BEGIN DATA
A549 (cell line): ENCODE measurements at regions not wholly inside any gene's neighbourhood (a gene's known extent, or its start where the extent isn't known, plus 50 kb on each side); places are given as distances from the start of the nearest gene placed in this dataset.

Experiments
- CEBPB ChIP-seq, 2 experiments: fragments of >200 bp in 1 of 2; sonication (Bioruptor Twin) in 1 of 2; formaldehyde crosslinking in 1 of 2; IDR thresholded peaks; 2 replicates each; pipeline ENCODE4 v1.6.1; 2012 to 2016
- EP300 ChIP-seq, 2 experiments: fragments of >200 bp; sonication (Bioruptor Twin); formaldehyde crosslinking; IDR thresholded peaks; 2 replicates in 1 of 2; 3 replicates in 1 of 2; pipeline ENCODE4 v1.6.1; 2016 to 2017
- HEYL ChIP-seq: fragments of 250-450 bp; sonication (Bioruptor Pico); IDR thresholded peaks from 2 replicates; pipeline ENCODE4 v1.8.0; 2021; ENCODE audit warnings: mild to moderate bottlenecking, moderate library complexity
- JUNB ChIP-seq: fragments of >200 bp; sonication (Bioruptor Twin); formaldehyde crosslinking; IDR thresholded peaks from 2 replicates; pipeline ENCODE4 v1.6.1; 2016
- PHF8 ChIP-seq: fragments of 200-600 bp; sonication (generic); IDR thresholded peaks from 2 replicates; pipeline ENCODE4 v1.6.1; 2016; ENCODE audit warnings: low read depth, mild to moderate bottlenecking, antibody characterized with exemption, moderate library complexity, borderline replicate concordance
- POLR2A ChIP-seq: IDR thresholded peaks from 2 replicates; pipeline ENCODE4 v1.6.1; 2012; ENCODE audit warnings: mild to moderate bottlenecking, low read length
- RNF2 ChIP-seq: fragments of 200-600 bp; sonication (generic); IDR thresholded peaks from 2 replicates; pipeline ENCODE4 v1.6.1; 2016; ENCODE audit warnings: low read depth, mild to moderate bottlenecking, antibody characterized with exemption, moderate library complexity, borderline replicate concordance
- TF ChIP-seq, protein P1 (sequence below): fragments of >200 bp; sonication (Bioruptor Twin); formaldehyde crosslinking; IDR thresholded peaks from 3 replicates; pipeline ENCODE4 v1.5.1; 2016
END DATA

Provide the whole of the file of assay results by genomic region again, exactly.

A549 (cell line): ENCODE measurements at regions not wholly inside any gene's neighbourhood (a gene's known extent, or its start where the extent isn't known, plus 50 kb on each side); places are given as distances from the start of the nearest gene placed in this dataset.

Experiments
- CEBPB ChIP-seq, 2 experiments: fragments of >200 bp in 1 of 2; sonication (Bioruptor Twin) in 1 of 2; formaldehyde crosslinking in 1 of 2; IDR thresholded peaks; 2 replicates each; pipeline ENCODE4 v1.6.1; 2012 to 2016
- EP300 ChIP-seq, 2 experiments: fragments of >200 bp; sonication (Bioruptor Twin); formaldehyde crosslinking; IDR thresholded peaks; 2 replicates in 1 of 2; 3 replicates in 1 of 2; pipeline ENCODE4 v1.6.1; 2016 to 2017
- HEYL ChIP-seq: fragments of 250-450 bp; sonication (Bioruptor Pico); IDR thresholded peaks from 2 replicates; pipeline ENCODE4 v1.8.0; 2021; ENCODE audit warnings: mild to moderate bottlenecking, moderate library complexity
- JUNB ChIP-seq: fragments of >200 bp; sonication (Bioruptor Twin); formaldehyde crosslinking; IDR thresholded peaks from 2 replicates; pipeline ENCODE4 v1.6.1; 2016
- PHF8 ChIP-seq: fragments of 200-600 bp; sonication (generic); IDR thresholded peaks from 2 replicates; pipeline ENCODE4 v1.6.1; 2016; ENCODE audit warnings: low read depth, mild to moderate bottlenecking, antibody characterized with exemption, moderate library complexity, borderline replicate concordance
- POLR2A ChIP-seq: IDR thresholded peaks from 2 replicates; pipeline ENCODE4 v1.6.1; 2012; ENCODE audit warnings: mild to moderate bottlenecking, low read length
- RNF2 ChIP-seq: fragments of 200-600 bp; sonication (generic); IDR thresholded peaks from 2 replicates; pipeline ENCODE4 v1.6.1; 2016; ENCODE audit warnings: low read depth, mild to moderate bottlenecking, antibody characterized with exemption, moderate library complexity, borderline replicate concordance
- TF ChIP-seq, protein P1 (sequence below): fragments of >200 bp; sonication (Bioruptor Twin); formaldehyde crosslinking; IDR thresholded peaks from 3 replicates; pipeline ENCODE4 v1.5.1; 2016